February 1 2015 Latest news:
Wednesday, September 12, 2012
As Britain’s vintage year of sport continued this week, Eastern Daily Press writers gave their views on who they think should win Sports Personality of the Year.
Britain’s golden year of sport continued as Andy Murray won the US Open. And while the nation celebrated his epic victory, speculation started to mount about who will win this year’s coveted Sports Personality of the Year.
In a normal year, the 25-year-old Scot would be a shoo-in for the BBC gong after ending Britain’s 76-year wait for a male Grand Slam singles champion. He also reached the Wimbledon final and won Olympic gold this summer.
Similarly, Bradley Wiggins would have been a firm favourite after becoming the first ever Brit to win the Tour de France and winning gold just a matter of weeks later at the Olympic Games.
But achievements by their fellow Olympians and those who competed at the Paralympic Games have complicated things.
Team GB brought home 65 medals from the Olympic Games - 29 of which were gold - and 120 medals from the Paralympic Games, including 34 golds.
Each medallist is a worthy winner of SPOTY in their own right.
Mo Farah accomplished the greatest Olympic double by a British athlete at the same Games by winning both the 5,000m and 10,000m, golden girl Jessica Ennis was in a class of her own when she won the heptathlon and Sir Chris Hoy became the greatest British Olympian ever when he surpassed Sir Steve Redgrave’s tally.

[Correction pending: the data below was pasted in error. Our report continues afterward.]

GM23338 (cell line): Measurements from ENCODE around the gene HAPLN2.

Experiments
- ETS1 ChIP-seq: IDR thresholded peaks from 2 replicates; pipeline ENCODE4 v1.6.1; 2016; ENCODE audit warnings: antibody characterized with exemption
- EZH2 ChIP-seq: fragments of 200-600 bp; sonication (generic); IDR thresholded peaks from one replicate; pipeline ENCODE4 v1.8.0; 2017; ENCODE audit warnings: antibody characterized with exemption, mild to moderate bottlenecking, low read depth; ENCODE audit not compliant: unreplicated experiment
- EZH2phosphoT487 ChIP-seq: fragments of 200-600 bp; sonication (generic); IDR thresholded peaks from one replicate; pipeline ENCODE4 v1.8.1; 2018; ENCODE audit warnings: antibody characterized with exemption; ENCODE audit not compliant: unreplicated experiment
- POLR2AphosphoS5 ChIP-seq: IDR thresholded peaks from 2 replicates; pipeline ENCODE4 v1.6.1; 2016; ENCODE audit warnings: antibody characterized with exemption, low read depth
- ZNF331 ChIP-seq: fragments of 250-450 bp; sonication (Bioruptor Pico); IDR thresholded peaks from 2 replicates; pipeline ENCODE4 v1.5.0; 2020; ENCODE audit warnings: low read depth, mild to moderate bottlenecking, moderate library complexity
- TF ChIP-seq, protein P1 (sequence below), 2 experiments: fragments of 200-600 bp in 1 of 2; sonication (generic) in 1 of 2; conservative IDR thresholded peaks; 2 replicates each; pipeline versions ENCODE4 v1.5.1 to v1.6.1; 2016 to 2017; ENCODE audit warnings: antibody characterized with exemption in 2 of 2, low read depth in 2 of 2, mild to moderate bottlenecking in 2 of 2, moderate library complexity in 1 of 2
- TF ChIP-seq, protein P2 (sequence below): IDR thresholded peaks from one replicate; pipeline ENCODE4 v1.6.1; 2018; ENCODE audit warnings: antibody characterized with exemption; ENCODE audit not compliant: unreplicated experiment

But what about Ellie Simmonds, David Weir, Sarah Storey, Greg Rutherford, Jonnie Peacock, Jade Jones, Nicola Adams or Laura Trott?
And what about away from the Olympic and Paralympic Games? Who could forget Rory McIlroy’s triumph in the 2012 PGA Championship?
Here are the sportsmen and women who will be getting our vote on December 16:
In any other year, Bradley Wiggins’ stunning cycling achievements would have made him an almost automatic choice as winner of the annual BBC Sports Personality of the Year award.
But the success of Team GB’s athletes at the London 2012 Olympics and Paralympic Games, and Andy Murray winning a first Grand Slam title since 1936 - a few weeks after winning tennis gold and finishing as a runner-up at Wimbledon - has meant it’s certainly just got harder to pick this year’s SPOTY.
While the likes of Jessica Ennis, Mo Farah, Ellie Simmonds, David Weir, Sir Chris Hoy and Rory McIlroy are all in with a shot of the lifting the top gong, for me Wiggins’ Tour de France triumph is still at the front of the breakaway group.